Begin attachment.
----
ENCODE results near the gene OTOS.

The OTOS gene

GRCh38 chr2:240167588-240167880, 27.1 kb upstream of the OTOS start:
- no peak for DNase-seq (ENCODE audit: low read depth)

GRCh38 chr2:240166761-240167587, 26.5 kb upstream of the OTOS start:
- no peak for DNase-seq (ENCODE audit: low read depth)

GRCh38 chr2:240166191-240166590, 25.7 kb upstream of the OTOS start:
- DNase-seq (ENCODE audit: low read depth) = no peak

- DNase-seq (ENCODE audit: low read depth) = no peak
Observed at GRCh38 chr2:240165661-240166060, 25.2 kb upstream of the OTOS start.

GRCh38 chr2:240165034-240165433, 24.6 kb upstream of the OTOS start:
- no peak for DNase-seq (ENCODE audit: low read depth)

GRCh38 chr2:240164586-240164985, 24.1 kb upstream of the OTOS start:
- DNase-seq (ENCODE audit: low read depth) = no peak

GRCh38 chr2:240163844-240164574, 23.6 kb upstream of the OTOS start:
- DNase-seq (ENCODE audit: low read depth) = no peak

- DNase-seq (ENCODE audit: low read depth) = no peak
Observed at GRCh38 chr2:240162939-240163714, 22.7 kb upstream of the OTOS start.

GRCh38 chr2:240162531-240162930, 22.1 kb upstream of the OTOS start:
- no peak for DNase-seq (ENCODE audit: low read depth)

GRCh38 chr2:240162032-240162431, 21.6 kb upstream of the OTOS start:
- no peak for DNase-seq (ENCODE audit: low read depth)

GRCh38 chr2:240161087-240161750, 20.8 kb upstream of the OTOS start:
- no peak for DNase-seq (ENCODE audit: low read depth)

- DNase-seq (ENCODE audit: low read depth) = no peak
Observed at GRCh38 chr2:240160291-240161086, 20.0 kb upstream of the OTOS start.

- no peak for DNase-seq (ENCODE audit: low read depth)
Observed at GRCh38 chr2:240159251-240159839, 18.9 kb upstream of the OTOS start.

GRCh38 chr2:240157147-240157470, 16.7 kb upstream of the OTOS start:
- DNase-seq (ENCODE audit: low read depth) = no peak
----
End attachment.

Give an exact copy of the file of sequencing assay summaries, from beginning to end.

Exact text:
ENCODE results near the gene OTOS.

The OTOS gene

GRCh38 chr2:240167588-240167880, 27.1 kb upstream of the OTOS start:
- no peak for DNase-seq (ENCODE audit: low read depth)

GRCh38 chr2:240166761-240167587, 26.5 kb upstream of the OTOS start:
- no peak for DNase-seq (ENCODE audit: low read depth)

GRCh38 chr2:240166191-240166590, 25.7 kb upstream of the OTOS start:
- DNase-seq (ENCODE audit: low read depth) = no peak

- DNase-seq (ENCODE audit: low read depth) = no peak
Observed at GRCh38 chr2:240165661-240166060, 25.2 kb upstream of the OTOS start.

GRCh38 chr2:240165034-240165433, 24.6 kb upstream of the OTOS start:
- no peak for DNase-seq (ENCODE audit: low read depth)

GRCh38 chr2:240164586-240164985, 24.1 kb upstream of the OTOS start:
- DNase-seq (ENCODE audit: low read depth) = no peak

GRCh38 chr2:240163844-240164574, 23.6 kb upstream of the OTOS start:
- DNase-seq (ENCODE audit: low read depth) = no peak

- DNase-seq (ENCODE audit: low read depth) = no peak
Observed at GRCh38 chr2:240162939-240163714, 22.7 kb upstream of the OTOS start.

GRCh38 chr2:240162531-240162930, 22.1 kb upstream of the OTOS start:
- no peak for DNase-seq (ENCODE audit: low read depth)

GRCh38 chr2:240162032-240162431, 21.6 kb upstream of the OTOS start:
- no peak for DNase-seq (ENCODE audit: low read depth)

GRCh38 chr2:240161087-240161750, 20.8 kb upstream of the OTOS start:
- no peak for DNase-seq (ENCODE audit: low read depth)

- DNase-seq (ENCODE audit: low read depth) = no peak
Observed at GRCh38 chr2:240160291-240161086, 20.0 kb upstream of the OTOS start.

- no peak for DNase-seq (ENCODE audit: low read depth)
Observed at GRCh38 chr2:240159251-240159839, 18.9 kb upstream of the OTOS start.

GRCh38 chr2:240157147-240157470, 16.7 kb upstream of the OTOS start:
- DNase-seq (ENCODE audit: low read depth) = no peak